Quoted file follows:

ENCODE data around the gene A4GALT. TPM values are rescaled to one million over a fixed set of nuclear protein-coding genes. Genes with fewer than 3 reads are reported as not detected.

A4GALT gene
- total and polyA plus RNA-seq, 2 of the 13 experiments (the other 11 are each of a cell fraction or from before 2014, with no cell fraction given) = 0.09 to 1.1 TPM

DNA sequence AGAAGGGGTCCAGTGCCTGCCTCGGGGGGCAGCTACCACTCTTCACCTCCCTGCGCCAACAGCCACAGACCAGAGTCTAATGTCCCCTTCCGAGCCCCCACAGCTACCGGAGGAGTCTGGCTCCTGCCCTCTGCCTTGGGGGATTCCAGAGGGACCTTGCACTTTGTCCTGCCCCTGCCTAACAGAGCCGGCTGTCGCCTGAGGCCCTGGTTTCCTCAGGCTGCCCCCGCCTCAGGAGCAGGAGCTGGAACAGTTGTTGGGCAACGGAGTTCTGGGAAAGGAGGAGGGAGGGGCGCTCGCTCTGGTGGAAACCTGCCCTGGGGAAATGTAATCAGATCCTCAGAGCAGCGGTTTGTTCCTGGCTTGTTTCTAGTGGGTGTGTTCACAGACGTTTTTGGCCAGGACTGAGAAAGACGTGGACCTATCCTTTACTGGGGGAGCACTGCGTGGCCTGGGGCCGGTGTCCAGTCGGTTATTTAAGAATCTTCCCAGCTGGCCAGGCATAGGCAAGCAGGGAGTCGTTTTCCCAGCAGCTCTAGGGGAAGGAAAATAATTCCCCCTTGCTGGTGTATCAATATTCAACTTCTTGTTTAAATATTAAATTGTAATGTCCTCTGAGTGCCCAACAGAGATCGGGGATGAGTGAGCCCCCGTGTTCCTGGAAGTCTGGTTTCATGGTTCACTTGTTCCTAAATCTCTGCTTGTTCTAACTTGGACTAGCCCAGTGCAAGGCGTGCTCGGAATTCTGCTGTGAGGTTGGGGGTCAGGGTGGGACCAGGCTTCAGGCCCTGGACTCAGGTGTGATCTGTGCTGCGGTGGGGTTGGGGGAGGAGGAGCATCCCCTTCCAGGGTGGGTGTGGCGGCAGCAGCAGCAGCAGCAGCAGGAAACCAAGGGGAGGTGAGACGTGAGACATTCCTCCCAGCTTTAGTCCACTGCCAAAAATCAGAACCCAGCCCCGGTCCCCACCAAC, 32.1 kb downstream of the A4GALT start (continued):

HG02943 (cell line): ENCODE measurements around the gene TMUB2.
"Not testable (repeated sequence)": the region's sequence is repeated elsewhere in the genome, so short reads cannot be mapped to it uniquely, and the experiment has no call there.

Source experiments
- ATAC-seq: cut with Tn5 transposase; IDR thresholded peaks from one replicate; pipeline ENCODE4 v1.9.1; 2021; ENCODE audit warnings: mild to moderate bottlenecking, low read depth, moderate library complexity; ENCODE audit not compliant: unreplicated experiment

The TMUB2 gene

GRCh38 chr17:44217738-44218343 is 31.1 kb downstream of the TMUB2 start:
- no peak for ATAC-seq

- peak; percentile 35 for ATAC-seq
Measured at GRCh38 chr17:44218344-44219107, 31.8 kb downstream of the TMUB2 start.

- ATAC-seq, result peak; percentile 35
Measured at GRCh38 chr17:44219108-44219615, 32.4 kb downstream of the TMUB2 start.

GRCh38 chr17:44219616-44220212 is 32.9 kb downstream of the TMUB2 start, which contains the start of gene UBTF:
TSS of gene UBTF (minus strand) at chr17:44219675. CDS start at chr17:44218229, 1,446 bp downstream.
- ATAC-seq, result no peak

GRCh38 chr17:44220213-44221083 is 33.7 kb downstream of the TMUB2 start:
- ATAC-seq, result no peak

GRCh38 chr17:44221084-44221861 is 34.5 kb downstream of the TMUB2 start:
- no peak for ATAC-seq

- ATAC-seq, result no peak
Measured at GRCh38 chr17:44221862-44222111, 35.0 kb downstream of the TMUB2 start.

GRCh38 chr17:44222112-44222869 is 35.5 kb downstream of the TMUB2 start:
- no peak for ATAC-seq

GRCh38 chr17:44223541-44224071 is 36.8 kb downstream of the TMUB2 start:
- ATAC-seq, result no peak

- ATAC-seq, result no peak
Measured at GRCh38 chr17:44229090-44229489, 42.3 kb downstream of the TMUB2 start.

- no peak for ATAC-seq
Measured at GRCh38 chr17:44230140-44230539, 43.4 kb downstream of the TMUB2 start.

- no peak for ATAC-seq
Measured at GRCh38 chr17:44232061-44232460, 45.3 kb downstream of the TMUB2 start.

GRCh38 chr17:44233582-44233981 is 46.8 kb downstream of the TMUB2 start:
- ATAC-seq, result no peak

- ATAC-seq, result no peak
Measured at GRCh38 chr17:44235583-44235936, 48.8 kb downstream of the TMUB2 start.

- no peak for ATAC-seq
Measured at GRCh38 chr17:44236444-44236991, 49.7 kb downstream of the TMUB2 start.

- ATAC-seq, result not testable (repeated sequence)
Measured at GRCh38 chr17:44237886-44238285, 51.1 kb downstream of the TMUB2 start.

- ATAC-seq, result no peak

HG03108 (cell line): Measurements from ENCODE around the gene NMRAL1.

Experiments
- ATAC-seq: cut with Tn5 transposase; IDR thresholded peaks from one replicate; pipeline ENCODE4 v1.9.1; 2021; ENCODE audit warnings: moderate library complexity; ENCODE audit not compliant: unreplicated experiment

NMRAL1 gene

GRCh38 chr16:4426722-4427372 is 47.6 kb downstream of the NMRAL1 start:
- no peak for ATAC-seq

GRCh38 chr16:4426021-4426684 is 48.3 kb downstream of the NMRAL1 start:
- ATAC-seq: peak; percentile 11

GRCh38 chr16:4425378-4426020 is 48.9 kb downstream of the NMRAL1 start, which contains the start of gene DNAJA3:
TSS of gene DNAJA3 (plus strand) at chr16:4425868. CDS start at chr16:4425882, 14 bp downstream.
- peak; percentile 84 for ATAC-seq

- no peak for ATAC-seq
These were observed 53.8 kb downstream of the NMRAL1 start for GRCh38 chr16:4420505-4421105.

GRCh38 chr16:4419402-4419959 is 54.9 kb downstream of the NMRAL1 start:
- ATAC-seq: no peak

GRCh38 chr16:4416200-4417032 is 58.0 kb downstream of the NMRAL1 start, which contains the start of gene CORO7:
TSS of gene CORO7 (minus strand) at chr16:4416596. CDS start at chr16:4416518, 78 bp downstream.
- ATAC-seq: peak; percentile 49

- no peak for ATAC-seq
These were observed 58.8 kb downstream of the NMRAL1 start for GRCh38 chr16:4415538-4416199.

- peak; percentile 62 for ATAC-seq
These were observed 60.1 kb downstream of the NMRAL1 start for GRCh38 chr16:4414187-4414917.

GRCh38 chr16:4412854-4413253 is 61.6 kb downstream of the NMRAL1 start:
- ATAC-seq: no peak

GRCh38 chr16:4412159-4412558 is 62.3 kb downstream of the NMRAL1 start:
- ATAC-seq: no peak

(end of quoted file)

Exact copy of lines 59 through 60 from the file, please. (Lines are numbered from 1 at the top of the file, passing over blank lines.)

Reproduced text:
GRCh38 chr16:4416200-4417032 is 58.0 kb downstream of the NMRAL1 start, which contains the start of gene CORO7:
TSS of gene CORO7 (minus strand) at chr16:4416596. CDS start at chr16:4416518, 78 bp downstream.